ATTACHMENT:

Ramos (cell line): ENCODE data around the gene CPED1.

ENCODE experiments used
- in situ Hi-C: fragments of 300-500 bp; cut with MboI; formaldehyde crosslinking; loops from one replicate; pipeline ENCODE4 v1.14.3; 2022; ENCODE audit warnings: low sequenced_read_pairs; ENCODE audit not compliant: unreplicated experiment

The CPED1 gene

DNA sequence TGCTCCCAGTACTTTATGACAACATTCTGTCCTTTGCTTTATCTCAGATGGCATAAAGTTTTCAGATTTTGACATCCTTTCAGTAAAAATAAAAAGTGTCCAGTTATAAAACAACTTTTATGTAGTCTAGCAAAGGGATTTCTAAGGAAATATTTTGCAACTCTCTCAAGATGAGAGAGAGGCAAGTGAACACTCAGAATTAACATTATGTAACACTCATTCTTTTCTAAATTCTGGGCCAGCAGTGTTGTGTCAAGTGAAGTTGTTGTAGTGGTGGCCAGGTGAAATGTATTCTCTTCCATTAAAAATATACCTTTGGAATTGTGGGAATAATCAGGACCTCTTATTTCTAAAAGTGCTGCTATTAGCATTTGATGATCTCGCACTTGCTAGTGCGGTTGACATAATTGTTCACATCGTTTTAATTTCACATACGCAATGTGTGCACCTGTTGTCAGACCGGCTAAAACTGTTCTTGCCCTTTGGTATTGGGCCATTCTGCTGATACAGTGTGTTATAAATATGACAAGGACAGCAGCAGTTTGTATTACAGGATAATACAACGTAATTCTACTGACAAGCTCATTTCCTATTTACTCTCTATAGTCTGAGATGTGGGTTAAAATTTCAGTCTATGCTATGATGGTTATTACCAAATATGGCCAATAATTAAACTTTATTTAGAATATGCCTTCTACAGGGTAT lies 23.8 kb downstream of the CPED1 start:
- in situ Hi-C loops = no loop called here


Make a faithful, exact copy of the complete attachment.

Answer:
Ramos (cell line): ENCODE data around the gene CPED1.

ENCODE experiments used
- in situ Hi-C: fragments of 300-500 bp; cut with MboI; formaldehyde crosslinking; loops from one replicate; pipeline ENCODE4 v1.14.3; 2022; ENCODE audit warnings: low sequenced_read_pairs; ENCODE audit not compliant: unreplicated experiment

The CPED1 gene

DNA sequence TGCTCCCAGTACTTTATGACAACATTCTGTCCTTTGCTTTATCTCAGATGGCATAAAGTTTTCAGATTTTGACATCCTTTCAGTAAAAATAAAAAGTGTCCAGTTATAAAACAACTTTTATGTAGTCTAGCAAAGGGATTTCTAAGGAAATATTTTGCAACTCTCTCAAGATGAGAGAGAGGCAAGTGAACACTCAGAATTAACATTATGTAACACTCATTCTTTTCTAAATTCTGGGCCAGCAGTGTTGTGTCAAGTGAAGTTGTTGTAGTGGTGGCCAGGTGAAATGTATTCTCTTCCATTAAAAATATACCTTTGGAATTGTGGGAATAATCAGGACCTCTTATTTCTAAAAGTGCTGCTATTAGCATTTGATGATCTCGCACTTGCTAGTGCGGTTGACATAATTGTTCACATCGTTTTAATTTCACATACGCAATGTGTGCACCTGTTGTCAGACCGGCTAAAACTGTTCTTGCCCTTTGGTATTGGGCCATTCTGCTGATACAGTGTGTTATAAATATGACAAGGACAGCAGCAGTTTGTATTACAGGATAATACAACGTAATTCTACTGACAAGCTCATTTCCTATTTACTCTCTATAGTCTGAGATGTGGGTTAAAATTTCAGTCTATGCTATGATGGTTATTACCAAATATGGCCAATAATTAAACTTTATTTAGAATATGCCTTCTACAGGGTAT lies 23.8 kb downstream of the CPED1 start:
- in situ Hi-C loops = no loop called here